Visit any reasonable-sized supermarket and you're sure to discover a tremendous selection and choice of honey. Unless you're really clued-up, it's hard to know which one to pick. It's so tempting to stretch out and pluck the cheapest jar from the shelf, or the one with the prettiest packaging. But these aren't necessarily the best. So, let's take a look at different types of honey so that you'll better understand them, knowing which ones to select and which will be the most beneficial.
Pure natural honey
If you're after a good quality, straightforward honey, you should go for pure natural honey. You'll be able to tell whether or not it's pure honey simply by reading the label on the jar. If no extra ingredients have been added then you've got pure honey, and this is what you want. As with most honeys, the color and flavor will vary according to the flowers and plants from which the honey bees collected nectar. For example, depending on where you live, you could have a choice of lavender, sage, thyme, orange, clover ... plus many, many more.
In order to produce organic honey, the beekeeper has to follow an extremely strict set of rules and undergo stringent testing. For example, the bees have to be at least a certain distance away from contamination and pollution, equipment has to be squeaky clean and free of unapproved chemicals, only low heat can be used, and accurate and traceable labeling is required.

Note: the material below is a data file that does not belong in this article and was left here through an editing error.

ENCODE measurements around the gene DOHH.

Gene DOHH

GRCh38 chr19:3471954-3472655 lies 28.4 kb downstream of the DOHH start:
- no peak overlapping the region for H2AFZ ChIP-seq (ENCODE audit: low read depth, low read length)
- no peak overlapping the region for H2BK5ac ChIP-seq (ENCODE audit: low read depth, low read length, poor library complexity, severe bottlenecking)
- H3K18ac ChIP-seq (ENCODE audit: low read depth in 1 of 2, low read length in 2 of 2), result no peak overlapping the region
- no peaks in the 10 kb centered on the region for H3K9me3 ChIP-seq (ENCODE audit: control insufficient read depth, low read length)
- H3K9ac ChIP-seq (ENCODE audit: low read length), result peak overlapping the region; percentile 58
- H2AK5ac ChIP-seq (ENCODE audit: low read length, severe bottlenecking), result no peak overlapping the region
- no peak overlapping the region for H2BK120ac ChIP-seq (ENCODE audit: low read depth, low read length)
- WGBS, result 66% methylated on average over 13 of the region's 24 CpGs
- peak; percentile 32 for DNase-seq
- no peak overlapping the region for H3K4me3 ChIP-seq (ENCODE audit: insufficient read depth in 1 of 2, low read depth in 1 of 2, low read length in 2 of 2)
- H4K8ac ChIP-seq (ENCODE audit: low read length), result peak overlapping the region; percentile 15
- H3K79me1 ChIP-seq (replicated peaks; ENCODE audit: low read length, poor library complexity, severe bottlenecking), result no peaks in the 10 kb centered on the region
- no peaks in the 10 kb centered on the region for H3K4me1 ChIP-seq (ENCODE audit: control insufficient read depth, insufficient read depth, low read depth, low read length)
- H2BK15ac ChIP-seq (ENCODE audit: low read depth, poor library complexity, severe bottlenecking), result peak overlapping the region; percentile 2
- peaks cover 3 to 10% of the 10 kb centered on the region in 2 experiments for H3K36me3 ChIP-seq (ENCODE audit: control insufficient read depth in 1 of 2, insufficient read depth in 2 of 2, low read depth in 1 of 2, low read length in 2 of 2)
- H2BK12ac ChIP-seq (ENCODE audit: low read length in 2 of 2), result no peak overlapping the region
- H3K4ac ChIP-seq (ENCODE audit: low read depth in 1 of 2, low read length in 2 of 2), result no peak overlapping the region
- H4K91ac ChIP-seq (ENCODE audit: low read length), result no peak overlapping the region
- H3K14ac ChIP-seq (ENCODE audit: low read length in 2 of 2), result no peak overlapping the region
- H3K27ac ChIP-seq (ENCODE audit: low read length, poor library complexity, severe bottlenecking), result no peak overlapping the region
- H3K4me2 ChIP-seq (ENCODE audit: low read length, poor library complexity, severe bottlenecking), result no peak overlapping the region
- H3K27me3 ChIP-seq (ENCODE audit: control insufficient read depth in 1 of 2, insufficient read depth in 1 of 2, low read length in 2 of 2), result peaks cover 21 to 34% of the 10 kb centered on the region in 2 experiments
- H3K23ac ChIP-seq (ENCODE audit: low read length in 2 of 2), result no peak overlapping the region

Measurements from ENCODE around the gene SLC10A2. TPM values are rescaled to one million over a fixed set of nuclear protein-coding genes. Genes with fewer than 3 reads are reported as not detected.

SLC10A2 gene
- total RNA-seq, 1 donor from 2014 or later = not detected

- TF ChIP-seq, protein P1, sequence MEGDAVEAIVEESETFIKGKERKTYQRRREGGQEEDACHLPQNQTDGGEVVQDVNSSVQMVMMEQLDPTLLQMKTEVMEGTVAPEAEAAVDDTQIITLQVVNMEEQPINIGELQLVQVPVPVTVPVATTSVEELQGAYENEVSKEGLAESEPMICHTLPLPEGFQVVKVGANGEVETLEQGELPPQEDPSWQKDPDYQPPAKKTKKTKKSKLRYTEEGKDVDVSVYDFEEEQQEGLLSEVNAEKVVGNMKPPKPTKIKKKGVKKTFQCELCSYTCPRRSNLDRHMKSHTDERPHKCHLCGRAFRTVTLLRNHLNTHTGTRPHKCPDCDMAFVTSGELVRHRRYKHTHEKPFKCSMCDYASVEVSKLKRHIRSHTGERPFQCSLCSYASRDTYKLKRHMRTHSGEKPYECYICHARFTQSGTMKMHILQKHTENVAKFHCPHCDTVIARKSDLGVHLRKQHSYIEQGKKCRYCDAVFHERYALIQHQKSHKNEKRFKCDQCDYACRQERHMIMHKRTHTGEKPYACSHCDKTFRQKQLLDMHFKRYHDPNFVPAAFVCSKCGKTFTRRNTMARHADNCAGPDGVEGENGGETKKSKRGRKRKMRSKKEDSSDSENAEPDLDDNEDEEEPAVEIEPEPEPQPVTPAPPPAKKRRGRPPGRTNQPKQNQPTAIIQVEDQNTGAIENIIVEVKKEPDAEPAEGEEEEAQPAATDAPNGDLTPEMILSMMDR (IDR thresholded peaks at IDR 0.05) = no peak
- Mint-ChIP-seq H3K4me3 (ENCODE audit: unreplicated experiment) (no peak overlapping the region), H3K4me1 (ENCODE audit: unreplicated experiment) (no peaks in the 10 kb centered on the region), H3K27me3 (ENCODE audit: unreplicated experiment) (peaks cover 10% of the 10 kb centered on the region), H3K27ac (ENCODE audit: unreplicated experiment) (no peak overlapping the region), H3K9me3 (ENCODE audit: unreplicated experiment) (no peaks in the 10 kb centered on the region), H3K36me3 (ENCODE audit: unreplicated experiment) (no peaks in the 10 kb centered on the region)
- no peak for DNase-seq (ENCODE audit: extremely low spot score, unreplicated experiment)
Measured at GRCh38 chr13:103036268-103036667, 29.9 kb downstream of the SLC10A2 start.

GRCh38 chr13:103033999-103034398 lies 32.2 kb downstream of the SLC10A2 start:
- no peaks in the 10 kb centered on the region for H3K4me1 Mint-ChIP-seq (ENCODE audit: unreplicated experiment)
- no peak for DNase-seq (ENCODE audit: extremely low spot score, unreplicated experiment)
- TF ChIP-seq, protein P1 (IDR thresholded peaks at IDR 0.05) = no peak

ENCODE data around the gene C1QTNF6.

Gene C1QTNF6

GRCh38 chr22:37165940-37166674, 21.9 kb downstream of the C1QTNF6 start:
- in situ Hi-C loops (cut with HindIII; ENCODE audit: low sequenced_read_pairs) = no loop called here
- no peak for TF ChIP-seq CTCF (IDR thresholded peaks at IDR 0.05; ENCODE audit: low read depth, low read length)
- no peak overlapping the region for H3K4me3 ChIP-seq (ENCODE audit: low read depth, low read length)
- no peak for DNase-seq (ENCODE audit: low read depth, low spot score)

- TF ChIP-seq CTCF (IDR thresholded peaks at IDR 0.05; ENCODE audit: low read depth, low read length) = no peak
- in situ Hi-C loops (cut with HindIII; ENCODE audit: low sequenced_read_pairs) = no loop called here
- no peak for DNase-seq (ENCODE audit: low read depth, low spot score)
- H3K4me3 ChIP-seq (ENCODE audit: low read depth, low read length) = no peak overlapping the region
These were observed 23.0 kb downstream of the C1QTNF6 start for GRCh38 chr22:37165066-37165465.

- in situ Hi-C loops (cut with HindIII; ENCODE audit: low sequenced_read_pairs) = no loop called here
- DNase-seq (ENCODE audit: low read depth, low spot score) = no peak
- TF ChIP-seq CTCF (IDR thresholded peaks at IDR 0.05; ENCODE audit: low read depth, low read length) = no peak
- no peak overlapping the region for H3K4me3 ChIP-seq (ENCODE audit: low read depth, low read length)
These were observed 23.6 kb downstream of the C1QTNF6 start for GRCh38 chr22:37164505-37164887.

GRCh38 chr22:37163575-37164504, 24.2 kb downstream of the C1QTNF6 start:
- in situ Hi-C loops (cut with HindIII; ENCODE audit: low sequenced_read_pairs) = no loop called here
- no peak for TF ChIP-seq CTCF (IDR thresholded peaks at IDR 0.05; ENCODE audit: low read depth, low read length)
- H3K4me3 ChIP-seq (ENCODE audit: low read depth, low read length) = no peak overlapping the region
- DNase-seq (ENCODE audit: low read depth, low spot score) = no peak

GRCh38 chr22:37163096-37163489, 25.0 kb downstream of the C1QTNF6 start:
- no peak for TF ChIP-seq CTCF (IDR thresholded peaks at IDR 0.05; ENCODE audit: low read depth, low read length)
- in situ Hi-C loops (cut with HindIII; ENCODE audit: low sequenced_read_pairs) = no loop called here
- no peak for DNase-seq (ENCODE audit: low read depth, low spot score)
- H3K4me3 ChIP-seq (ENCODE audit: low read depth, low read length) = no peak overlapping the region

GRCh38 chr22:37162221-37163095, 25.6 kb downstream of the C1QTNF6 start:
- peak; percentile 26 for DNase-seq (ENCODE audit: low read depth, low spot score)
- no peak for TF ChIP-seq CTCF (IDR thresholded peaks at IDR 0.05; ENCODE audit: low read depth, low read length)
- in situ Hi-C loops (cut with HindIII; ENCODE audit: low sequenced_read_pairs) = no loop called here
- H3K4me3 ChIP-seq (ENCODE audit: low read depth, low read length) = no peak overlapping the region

Raw honey is perhaps Nature's purest medicine, for it's the honey still in its untouched state. You're most likely to find this locally, perhaps at your nearby farmers market. If commercially produced, raw honey can only be labelled as such when minimum processing and low temperatures have taken place.
As well as having the super healthy components of other types of honey, true raw honey is likely to contain such beneficial ingredients as pollen, Propolis, beeswax, and parts of the honeycomb. Fortunately, the beekeepers tend to strain out any dead bees!
Active Manuka honey
Manuka honey is also worth a mention for it contains a powerful phytochemical and is particularly effective in stimulating hydrogen peroxide, making it an excellent healer for open infected wounds and burns, not to mention internal ailments. Manuka honey comes from the Manuka tree, found in New Zealand. You need to take care when buying it, for there are many fakes. Check the label to see that it states the Unique Manuka Factor (UMF). Number 16 or above is ideal.
Whichever honey you choose, pick a good quality one. Spend less money on pills and potions, more on honey and you'll be well-rewarded both health and beauty-wise.
Janette Marshall publishes Health Benefits of Honey, a resource dedicated to offering you complete information about honey and its medicinal properties. You'll find more articles about different types of honey at her Web site: Medspice.
© 2010 Janette Marshall
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